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Proposed Hotel Near South Station Pivoting to Residential

Posted By: Boston City Properties

The COVID-19 pandemic is forcing changes across many major commercial real estate markets, and Boston’s is no exception. More than one year since the first lockdown orders were put into place, developers are scrambling to adjust plans for many pre-pandemic projects. A good case in point involves the boutique hotel that had been proposed by Hudson Group, a real estate developer, in 2018. Although the project has the green light from the Boston Planning and Development Agency, the developer recently filed a notice of project change with the agency.

South Station Courtesy of Rode Architects

In 2018, the BPDA approved Hudson’s plan to develop a 21-story, 230-room boutique hotel at 150 Kneeland Street. Designed by RODE Architects, the proposed hotel was to have a slender, eye-catching design, and it would have offered prime access to Chinatown, the Leather District and other downtown hotspots. Previously, the site had been home to the Splash Ultra Lounge nightclub, which was forced to shut its doors in 2012. In the meantime, the site remained vacant. Upon receiving approval for its proposed hotel from the BPDA, the developer had started demolishing the site late in 2020; at the time, it still intended to follow through on its original plans.

Now the developer wants to switch the plan from a hotel to a residential tower. The reason is apparent: The pandemic has decimated the hospitality industry, which is not expected to recover fully until at least 2024. According to a recent report, in fact, the industry has been set back by about 10 years because of the pandemic, with nearly a decade of job growth evaporating in the blink of an eye. Since the pandemic started, 670,000 hotel operator jobs have been lost, and more than 4 million jobs in the hospitality sector have disappeared too.

Across all of 2020, only 200,000 new hospitality jobs were added across the country. As of December 2020, unemployment in the hospitality sector stood at 18.9%, and many workers have no idea if or when they will return to their previous jobs. The main problem for hotels is the loss of business customers, which make up the bulk of business for many properties. In 2019, occupancy in the hotel industry averaged around 60%; in April 2020, as the pandemic struck, it hit a historic low of 24.5%. This year, it is expected to increase to around 52.5%, so it will still be some time before things return to normal.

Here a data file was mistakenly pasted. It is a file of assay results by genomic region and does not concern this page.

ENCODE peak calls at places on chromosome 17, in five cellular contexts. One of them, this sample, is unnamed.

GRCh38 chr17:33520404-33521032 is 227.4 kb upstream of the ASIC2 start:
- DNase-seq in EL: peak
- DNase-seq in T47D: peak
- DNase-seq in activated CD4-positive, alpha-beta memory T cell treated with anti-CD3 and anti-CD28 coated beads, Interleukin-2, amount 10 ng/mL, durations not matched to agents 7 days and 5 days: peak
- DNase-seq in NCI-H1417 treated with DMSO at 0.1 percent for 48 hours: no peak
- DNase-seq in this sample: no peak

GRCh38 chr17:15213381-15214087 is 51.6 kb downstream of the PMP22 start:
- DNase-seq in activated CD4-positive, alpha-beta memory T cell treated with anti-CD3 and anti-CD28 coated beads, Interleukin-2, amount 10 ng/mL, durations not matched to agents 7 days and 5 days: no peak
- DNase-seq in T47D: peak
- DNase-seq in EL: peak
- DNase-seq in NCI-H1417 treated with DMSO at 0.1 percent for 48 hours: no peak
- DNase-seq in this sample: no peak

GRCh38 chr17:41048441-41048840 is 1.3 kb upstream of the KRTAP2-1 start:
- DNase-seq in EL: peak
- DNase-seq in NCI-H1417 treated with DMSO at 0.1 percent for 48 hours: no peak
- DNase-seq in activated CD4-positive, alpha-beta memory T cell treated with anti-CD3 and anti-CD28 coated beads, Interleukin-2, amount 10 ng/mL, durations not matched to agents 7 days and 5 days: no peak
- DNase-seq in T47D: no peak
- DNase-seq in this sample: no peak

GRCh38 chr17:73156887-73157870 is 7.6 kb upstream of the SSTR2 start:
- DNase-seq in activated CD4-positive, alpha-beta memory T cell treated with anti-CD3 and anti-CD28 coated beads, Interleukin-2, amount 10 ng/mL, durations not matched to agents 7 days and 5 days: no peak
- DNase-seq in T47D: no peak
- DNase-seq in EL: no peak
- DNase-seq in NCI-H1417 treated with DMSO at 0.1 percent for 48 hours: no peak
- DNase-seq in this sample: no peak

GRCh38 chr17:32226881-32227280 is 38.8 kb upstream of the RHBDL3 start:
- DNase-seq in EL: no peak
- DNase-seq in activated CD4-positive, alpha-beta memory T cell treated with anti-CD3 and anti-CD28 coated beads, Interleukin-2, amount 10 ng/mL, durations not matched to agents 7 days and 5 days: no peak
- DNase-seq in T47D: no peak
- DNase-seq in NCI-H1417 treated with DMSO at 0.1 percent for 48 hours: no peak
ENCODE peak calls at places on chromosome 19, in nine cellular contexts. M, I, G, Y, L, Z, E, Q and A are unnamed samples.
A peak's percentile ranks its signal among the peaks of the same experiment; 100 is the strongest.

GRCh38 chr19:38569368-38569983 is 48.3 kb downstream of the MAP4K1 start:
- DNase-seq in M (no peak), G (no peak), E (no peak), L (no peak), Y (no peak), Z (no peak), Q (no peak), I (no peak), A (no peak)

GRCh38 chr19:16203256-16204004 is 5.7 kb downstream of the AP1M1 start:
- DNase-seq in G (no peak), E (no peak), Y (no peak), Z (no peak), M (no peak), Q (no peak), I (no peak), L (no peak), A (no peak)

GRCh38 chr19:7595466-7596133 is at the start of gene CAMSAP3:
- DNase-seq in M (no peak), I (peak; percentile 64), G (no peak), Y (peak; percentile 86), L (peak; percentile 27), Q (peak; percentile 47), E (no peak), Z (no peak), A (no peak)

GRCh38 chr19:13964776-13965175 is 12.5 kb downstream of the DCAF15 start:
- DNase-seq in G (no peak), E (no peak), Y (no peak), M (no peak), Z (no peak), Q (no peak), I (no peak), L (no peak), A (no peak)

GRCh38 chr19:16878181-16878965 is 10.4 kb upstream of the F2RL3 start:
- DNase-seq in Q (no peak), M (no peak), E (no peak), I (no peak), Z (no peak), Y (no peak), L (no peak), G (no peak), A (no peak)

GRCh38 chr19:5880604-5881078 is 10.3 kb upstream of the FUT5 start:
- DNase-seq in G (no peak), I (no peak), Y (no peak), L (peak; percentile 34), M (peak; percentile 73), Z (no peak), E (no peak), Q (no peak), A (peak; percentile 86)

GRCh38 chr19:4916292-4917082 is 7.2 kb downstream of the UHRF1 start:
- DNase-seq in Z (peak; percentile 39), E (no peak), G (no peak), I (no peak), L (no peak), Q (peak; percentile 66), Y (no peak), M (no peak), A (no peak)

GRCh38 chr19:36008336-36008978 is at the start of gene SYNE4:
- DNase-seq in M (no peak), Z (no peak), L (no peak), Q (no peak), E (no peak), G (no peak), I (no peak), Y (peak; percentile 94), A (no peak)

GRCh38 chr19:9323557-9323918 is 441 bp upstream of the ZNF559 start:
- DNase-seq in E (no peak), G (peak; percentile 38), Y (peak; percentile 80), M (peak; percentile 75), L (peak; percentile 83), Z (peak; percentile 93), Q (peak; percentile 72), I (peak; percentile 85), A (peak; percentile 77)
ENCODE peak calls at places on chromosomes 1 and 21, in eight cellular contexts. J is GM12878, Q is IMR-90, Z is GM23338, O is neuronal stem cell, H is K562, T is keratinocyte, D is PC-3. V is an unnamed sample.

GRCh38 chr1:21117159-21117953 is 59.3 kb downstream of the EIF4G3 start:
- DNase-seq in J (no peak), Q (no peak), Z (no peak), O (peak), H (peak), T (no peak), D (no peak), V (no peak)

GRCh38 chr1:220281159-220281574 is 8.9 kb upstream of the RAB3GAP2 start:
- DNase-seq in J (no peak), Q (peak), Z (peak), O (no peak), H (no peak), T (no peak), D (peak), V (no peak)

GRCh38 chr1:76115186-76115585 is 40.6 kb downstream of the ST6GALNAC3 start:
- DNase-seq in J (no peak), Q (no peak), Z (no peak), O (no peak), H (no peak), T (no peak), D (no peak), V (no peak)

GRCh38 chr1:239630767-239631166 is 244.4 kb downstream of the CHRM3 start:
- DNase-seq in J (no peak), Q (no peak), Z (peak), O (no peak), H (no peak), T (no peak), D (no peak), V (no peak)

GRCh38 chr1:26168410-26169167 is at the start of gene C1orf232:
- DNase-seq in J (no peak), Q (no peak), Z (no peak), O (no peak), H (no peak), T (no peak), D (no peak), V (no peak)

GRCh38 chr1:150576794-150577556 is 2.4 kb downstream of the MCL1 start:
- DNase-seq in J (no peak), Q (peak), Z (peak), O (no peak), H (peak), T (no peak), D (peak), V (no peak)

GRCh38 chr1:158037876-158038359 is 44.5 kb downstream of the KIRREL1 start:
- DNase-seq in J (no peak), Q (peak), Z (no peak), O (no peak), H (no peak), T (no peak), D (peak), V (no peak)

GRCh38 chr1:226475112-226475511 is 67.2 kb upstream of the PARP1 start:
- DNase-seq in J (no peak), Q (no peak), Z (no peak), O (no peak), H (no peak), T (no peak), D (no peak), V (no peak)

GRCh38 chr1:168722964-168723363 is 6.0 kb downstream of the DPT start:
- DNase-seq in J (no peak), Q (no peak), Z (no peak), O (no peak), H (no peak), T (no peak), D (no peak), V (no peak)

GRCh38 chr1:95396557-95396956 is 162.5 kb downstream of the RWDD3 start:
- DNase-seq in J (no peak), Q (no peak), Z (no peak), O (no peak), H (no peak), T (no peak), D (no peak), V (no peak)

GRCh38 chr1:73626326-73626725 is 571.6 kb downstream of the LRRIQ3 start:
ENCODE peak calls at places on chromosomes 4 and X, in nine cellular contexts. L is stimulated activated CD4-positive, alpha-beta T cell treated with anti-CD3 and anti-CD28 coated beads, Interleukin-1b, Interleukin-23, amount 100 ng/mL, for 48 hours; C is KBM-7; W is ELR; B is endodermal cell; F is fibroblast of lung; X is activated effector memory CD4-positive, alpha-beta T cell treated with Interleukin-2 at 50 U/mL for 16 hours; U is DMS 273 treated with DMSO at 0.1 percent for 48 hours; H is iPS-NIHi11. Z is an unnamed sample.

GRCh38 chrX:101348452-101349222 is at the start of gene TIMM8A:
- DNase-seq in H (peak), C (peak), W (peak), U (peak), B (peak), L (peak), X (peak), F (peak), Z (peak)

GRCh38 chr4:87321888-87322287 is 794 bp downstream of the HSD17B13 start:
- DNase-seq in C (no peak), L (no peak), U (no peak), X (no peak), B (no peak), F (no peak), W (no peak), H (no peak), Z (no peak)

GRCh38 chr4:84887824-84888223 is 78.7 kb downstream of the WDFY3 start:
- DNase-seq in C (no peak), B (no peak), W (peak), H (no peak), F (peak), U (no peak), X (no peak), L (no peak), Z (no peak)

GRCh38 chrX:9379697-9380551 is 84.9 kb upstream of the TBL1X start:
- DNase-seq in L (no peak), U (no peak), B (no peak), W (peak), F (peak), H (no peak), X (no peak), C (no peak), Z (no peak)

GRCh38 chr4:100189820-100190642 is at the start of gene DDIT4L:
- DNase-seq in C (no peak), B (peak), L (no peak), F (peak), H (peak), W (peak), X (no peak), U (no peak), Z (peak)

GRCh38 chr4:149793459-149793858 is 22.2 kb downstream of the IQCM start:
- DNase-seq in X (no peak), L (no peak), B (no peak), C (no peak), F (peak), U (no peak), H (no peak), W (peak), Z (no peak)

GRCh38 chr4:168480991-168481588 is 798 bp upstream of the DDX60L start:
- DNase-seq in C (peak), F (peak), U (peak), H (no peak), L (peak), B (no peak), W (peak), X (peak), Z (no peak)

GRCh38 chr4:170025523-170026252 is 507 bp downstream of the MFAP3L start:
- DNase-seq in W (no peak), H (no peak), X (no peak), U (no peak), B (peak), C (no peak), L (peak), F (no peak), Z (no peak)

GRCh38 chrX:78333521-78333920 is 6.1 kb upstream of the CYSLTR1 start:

In its notice of project change, Hudson Group now proposes constructing a 115-unit, 22-story residential tower on the same site as the proposed hotel. The height of the building will remain about the same at roughly 220 feet. The exterior design is also expected to remain similar to the original plans. The proposed changes have been approved by the Leather District Neighborhood Association and the Chinese Economic Development Council. The developer has asked the city to waive any additional review of the changes so it can get started soon.

The hotel would have been a bit of a shift for the developer, which already owns around 300 housing units in Chinatown and the Leather District. Now, with hotel occupancy rates expected to remain sluggish for the foreseeable future, Hudson will develop even more housing units in the area. However, the developer hasn’t specified the type of residential housing that will be built, so it is unclear whether the building will offer apartments or condos. Either way, the property will most likely offer luxury units, and its prime location should make it popular quickly.

Since the pandemic first emerged, hotel revenue has dropped by nearly 50%. In 2021, it is expected to rise to $84.6 billion, an increase of $25.9 billion. However, that will still be about 34% less than pre-pandemic revenues. Therefore, we can expect to see a lot more of this type of pivoting in the commercial real estate development industry. Thousands of Boston hospitality workers remain without work, but until demand for hotel accommodations increases, many of them won’t be coming back. Either way, the slender, mid-rise tower on Kneeland Street is being developed – it just won’t offer hotel stays, and it could be condos or apartments.

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